Process as a Product is Not a Real Offering



Erik is the founder of Sunset Marketing Works and personally ensures that SMW's solutions beat expectations.
Miami Marketing Expert

I’ve reached a breaking point and have to put it in words: there are too many charlatans advertising their process as a product.

Process as a Product (or PaaP) is where a self-proclaimed expert offers to let you in on their secret for a fee.  With that secret, you’ll be able to accomplish X like never before!

“I make people rich and if you watch my webinars and subscribe to my service, I’ll make you rich, too!”
“Get the 15 secrets to making money while you sleep.”
“Business not growing?  Get my growth hacking secrets to 10x your revenue!”

Hopefully these ads from the BIZGODS only sound familiar and you haven’t been fleeced into a purchase.

Frustrating as they are to see, I get why they work – critical thinking is all but gone in today’s world.  People need to be told what to do, how to do it, etc.  A lack of skepticism leads people to believe that by charging their card, the hard work of knowledge and skill acquisition will be done for them!  With that, let’s examine why PaaP is not a real offering.

For Consumers

PaaP is bullshit for consumers.  If you require further explanation, you’re either a sucker or you haven’t thought through this type of offer.  For instance…

While Bitcoin and the cryptocurrency market worked towards a crescendo in December 2017 there were innumerable BIZGOD offers to learn how to trade crypto, get rich, and buy that Lambo you’ve always wanted.  Of course, the offers were for some secret knowledge that would take you “to the moon!” In exchange for your hard earned (fiat) money.  If this “expert” did have a unique skill set, what would make more sense: that they were busy trading to fund their super car addiction OR that they would let you in on the secret by selling a mastermind for $250 per student?

SEO, or Search Engine Optimization, is an easy vertical for BIZGODS to pray on because there is a non-zero amount of uncertainty with regard to resources expended, content created, and that content’s organic search ranking.  It should be noted that the more expertise someone actually has with SEO the less of a black box the search engine becomes.  Let’s ask the same question as before: would someone with a blend of creative (writing) and technical (HTML / literal SEO practices) skills sell their hard-earned knowledge in a series of webinars OR would they be busy crafting content that ranks well to fulfill an order?  If you’re not sure, take a look at the average price of SEO services in 2018 vs the pricing you see in an Instagram ad.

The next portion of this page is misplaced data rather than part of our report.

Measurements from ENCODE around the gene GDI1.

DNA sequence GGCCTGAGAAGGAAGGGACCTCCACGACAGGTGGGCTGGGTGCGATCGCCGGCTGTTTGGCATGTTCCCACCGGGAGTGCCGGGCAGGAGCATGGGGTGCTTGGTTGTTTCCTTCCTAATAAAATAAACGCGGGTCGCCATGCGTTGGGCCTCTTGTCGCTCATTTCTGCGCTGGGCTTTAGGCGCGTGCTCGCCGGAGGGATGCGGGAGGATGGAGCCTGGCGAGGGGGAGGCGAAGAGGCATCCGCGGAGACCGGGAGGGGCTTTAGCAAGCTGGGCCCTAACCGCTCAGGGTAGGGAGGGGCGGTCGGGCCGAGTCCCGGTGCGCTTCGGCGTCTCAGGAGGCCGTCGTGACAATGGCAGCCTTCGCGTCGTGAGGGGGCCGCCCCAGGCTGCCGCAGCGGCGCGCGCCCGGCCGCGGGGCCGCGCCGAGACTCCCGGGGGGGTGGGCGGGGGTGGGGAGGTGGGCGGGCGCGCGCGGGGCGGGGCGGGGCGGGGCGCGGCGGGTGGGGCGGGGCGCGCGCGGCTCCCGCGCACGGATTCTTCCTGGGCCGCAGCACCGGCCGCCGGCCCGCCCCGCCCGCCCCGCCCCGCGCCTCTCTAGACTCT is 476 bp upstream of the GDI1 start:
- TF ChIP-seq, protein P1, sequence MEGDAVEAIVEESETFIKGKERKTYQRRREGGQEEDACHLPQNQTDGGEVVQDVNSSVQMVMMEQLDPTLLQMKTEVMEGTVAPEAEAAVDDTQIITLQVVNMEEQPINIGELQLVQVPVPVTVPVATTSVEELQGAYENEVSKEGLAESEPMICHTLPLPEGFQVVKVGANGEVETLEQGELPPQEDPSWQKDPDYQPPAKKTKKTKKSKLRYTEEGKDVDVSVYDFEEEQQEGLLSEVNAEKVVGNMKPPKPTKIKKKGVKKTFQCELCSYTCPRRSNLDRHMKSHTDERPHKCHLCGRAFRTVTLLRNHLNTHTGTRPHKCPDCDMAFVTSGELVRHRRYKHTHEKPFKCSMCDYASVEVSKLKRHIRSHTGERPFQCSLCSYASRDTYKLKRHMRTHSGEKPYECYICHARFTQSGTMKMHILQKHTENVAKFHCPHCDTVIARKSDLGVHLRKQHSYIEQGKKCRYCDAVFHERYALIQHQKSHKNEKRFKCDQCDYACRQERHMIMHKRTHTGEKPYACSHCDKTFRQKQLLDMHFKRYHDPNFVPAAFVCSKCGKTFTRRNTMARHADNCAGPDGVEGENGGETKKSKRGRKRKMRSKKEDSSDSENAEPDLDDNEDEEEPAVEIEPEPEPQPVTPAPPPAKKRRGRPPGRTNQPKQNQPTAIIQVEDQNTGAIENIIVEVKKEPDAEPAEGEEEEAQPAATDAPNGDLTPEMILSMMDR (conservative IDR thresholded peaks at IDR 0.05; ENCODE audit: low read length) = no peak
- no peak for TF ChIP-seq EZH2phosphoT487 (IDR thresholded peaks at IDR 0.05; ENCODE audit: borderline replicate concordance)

What about those digital marketers promising to 10x revenue by using their “1 simple sales funnel”?  I doubt their claim and their ability to execute but at least this group is putting their money where their mouth is.  Hopefully this brand of charlatan is getting a 0% return on their ad spend.

People who want to learn new things should be applauded, not shamed, but come on.  You, the fool, will soon be parted from your money if you view this type of learning as A) valuable and B) an actual solution to your knowledge problem.

For Those Selling

There’s not much more to say than “those who can’t do teach.”  More concerning, though, are the BIZGODS that view suckers as a vertical to be sold in to.

There are certain motivational speakers who fit into that latter category.  Think critically about the actual value they provide to their consumer- is it aspirational or is it practical? If aspirational, how different is that from the crypto “expert” selling a way to get you rich?  The difference seems to be the delta between a twenty dollar book and a thousand dollar mastermind class.  At the end of the day both are a pure cost to the consumer who is not thinking critically.

*Taking a Step Back

There are perfectly legitimate paid offers for learning and there are real experts out there offering their knowledge and process for a fee.  There is a huge difference, though, between an expert providing their best practices and a no name BIZGOD looking for a payday.  Learners should seek out the experts and, if there is a fee for the knowledge they want, carefully consider the financial outlay.

When seeing this type of ad there is an obvious textural difference between an expert and a no name; if you’re paying attention it’s hard to miss.

Create a process.  Don’t acquire a process.


Even though I’d reached my breaking point seeing these PaaP ads, I’d never thought to screen grab the offending creative.  As luck would have it, this crossed my Instagram feed during final editing of the post and is a prime example.

From left to right you have

  • The initial offer
  • Splash screen
  • Meet the BIZGOD
  • Seeking videography help on Craigslist

I make no claim on the accuracy of any of the statements in the shared content but doesn’t it all sound too good to be true?

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